Fragments of ancient linen help complete mummy picture

London: In the 16th century a craze took over European Egyptian scholars investigating mummies.

Such was the interest in working out how they were prepared for burial and preserved, that multiple “mummy unwrapping” events were held.

Ilona Regulski, curator of Egyptian Written Culture at the British Museum, says these were “popular events” although not seen as entertainment.

“It was to understand the burial rites, the way mummies were wrapped, [how] amulets were wrapped inside the mummies – 200 years later, 300 years later we don’t do that any more but at the time this was their way of scientifically investigating something,” Regulski said.

The mummy bandage of Aberuai.Credit:Georges Poncet

She is preparing to exhibit, for the first time, the collected linen fragments of a mummy bandage belonging to a lady named Aberuai from Saqqara, near Cairo, normally on display at the Louvre Museum in Paris.

Pieces of the bandage, inscribed with hieroglyphs, were given to attendees of a mummy unwrapping event, meaning they ended up spread across Europe.

“And so scholars have made an effort to bring all the pieces back together and trace where they went, and it was huge research, and now we’re able to display this piece and tell that story which is really quite exciting,” she said.

It’s unlikely the gathered pieces make a complete wrapping as it’s not known how long it was originally. But the exhibit does offer an insight not just into ancient Egyptians but also into the way scholars have sought to understand them.

The Rosetta Stone.Credit:British Museum

Today’s technology, such as CT scanning, means historical violations like handling and unwrapping precious mummies are no longer necessary to unearth clues about how they were prepared for burial.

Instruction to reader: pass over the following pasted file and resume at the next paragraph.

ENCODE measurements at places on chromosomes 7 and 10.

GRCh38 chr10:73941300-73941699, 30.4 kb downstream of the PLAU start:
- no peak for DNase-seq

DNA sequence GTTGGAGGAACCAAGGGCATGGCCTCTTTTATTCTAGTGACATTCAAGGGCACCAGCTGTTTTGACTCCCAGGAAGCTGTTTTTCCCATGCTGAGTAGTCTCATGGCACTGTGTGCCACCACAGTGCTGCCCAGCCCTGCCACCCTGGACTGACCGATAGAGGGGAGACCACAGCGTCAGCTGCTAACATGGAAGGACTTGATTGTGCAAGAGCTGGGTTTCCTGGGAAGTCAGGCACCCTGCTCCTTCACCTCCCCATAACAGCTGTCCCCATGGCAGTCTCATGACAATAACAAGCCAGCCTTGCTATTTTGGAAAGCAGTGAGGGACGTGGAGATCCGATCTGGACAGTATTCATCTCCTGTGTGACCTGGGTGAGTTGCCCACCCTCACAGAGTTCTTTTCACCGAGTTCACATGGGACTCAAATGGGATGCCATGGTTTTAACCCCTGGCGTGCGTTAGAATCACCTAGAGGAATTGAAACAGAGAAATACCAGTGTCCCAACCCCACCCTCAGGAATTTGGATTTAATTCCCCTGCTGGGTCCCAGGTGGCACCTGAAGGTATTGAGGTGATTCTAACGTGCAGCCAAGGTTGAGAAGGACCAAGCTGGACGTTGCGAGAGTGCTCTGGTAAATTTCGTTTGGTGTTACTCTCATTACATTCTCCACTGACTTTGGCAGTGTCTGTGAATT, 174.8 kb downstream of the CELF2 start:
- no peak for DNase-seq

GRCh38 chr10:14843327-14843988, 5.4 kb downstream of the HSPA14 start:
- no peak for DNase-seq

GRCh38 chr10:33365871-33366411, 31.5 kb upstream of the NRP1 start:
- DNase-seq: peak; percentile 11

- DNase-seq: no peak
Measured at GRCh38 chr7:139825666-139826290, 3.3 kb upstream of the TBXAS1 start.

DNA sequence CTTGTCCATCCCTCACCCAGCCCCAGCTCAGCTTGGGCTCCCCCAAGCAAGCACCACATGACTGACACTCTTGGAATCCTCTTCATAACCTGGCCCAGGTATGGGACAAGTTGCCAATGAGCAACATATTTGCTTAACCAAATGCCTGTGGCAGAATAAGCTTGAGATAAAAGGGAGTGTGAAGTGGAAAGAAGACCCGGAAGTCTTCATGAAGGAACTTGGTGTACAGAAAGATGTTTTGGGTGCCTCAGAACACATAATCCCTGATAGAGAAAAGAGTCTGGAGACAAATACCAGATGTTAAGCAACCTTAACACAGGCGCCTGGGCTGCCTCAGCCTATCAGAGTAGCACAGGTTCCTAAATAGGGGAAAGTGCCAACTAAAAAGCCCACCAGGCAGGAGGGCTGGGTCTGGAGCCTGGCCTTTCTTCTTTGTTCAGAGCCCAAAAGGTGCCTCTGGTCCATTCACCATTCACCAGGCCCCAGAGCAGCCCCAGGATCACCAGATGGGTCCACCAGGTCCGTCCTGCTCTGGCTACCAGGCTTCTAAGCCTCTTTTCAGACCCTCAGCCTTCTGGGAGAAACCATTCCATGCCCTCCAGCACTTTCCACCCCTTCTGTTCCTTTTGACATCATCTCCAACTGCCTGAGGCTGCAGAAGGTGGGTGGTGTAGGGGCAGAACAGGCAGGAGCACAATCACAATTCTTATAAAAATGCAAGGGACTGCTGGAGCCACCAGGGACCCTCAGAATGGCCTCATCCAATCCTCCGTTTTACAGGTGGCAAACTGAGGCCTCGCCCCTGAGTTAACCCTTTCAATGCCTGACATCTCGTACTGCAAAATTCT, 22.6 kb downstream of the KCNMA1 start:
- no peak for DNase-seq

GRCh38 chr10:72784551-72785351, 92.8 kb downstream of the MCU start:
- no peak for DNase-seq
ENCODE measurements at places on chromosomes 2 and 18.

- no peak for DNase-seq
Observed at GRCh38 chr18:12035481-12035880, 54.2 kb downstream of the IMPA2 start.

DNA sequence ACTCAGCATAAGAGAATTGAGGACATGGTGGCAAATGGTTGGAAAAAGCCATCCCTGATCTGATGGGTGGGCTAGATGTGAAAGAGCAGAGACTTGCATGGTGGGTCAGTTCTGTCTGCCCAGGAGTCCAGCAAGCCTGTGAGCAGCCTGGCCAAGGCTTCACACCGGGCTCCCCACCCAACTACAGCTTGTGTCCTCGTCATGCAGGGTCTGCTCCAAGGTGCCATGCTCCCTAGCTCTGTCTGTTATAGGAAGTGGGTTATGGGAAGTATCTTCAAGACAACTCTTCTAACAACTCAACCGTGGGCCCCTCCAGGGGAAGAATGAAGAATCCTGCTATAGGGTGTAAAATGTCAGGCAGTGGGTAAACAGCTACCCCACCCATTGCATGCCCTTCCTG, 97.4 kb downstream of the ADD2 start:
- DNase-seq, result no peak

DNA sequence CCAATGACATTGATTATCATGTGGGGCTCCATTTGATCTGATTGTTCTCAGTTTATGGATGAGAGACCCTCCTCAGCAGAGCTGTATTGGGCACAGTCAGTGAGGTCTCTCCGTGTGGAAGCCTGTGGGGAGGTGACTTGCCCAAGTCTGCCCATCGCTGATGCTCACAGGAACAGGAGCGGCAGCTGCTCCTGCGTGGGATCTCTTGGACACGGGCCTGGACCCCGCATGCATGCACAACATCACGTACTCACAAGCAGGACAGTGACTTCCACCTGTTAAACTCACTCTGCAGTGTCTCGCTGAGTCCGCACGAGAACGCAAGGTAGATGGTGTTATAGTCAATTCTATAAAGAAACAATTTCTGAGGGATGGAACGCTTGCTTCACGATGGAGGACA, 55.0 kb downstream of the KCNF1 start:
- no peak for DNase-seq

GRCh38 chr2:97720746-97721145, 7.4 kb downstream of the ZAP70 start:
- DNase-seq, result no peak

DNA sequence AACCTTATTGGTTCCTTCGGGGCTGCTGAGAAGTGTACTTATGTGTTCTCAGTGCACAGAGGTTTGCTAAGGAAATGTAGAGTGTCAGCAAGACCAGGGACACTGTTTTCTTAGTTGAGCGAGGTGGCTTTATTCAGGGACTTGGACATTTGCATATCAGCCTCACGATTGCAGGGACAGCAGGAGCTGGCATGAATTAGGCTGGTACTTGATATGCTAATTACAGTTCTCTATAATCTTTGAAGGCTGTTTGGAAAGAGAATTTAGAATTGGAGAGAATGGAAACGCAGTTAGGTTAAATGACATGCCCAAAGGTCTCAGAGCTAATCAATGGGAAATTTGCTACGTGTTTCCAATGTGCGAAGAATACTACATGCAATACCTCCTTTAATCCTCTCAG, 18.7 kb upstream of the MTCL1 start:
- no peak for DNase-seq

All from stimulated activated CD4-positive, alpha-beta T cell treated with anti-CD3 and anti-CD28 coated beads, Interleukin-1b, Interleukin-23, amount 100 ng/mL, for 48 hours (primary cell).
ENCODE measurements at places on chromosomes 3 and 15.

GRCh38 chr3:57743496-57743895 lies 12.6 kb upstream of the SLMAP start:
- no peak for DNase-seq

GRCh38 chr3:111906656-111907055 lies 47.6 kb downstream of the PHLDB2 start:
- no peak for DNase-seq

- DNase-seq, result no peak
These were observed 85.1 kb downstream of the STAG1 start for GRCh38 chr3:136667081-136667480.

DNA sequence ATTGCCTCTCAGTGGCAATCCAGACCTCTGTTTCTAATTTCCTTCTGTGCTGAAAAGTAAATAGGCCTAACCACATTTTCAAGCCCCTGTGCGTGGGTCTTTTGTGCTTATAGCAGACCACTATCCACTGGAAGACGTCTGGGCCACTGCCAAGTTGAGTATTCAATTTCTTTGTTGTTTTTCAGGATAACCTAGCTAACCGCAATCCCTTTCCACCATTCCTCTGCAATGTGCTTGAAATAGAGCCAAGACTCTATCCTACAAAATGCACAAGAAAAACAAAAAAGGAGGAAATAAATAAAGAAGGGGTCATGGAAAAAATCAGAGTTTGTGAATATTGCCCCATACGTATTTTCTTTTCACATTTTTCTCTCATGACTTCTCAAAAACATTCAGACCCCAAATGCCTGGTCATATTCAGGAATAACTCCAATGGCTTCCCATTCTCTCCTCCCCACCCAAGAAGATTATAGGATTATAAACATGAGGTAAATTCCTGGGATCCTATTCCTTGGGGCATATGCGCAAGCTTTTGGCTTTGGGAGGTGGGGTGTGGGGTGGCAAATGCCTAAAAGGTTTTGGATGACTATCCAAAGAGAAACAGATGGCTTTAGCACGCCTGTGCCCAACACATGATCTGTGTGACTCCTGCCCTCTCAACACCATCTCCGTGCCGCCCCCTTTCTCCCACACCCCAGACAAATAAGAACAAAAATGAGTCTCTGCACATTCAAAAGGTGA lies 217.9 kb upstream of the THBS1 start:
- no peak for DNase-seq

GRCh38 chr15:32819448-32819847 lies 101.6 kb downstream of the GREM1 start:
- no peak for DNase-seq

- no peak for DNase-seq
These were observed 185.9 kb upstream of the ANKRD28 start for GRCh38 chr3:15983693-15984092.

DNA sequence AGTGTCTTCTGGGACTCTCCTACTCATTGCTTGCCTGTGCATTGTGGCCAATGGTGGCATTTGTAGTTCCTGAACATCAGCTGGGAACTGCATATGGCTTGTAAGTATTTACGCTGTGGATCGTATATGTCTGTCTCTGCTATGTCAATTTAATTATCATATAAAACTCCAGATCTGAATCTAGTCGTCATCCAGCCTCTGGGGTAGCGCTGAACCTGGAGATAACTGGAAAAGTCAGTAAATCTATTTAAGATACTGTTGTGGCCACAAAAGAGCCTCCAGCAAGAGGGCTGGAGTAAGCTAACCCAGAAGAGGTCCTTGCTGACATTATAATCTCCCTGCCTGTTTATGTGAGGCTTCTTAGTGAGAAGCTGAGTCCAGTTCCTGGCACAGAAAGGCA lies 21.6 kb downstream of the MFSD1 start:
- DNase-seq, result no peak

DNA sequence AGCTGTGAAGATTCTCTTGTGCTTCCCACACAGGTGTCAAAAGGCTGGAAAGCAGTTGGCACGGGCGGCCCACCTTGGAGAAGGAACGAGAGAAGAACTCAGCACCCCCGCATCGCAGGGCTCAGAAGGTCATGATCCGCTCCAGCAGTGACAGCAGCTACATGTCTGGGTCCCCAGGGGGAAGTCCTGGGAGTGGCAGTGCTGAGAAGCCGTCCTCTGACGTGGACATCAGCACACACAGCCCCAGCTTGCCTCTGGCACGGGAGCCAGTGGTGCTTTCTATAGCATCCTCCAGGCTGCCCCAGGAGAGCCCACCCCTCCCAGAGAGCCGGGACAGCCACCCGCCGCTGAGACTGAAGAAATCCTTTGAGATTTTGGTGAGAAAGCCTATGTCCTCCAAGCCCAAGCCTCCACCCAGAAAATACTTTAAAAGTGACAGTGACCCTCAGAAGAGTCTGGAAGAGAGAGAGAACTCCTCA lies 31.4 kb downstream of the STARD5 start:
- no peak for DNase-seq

But not all new revelations are the result of technology. The 1799 unearthing of the Rosetta Stone is still yielding new understandings about hieroglyphs.

The stone is the British Museum’s star object, and was one of around two dozen antiquities that could be moved to London under an agreement between Egypt, France and Britain.

The stone, a fragment of a larger slab, contains a decree written in three types of writing: demotic, Ancient Greek and hieroglyphs.

Portrait of Jean-François Champollion who deciphered Egyptian hieroglyphs using the Rosetta Stone.Credit:Écritures du Monde/Figeac

By the end of the 4th century, hieroglyphs had fallen out of use, along with the understanding of the pictures that are synonymous with Ancient Egypt.

But because Ancient Greek could still be read in 1822, Jean-Francois Champollion was able to crack the hieroglyphic code, following earlier breakthroughs but British physicist Thomas Young.

While the focus has always been on the role the Rosetta Stone played in unlocking the complex language, the actual decree in one language and two scripts were copied onto multiple stones which are now being found, meaning there are in fact, multiple “Rosetta” stones.

Copper medal given to Dr Thomas Young, the British pyhysicist who helped crack Egyptian hieroglyphs using the Rosetta Stone in the early 1800s.Credit:Latika Bourke

One of these will go on display in the British Museum’s exhibit: Hieroglyphs: unlocking ancient Egypt.

Regulski said thanks to the stones, discoveries were still being made about the language, including that it was phonetic.

“It’s phonetic, it’s not 100 per cent alphabetic,” she said.

“We kind of know the grammar, we know a lot of the vocabulary but we’re still discovering new signs, new words and the verb forms are very difficult.

The Rosetta Stone on display at the British Museum in London.Credit:Latika Bourke

“We still don’t know everything, maybe there’s certain aspects we will never find out.

“Usually you can read around 85 per cent of the text and then we always joke that the other 15 per cent will take us another three years,” she said.

The exhibition, which includes Queen Nedjmet’s funeral papyrus – her four-metre-long Book of the Dead, celebrates 200 years since hieroglyphs were first understood in modern times, but Regulski says budding Egyptologists should not expect to become instant experts.

“You will not become an Egyptologist from seeing the exhibition but by taking the visitor through the story of decipherment, you will get an idea of how Champollion and Thomas Young deciphered it and so this will make you understand what it takes to be able to read hieroglyphs,” she said.

The exhibition runs from October 13 to February 19.

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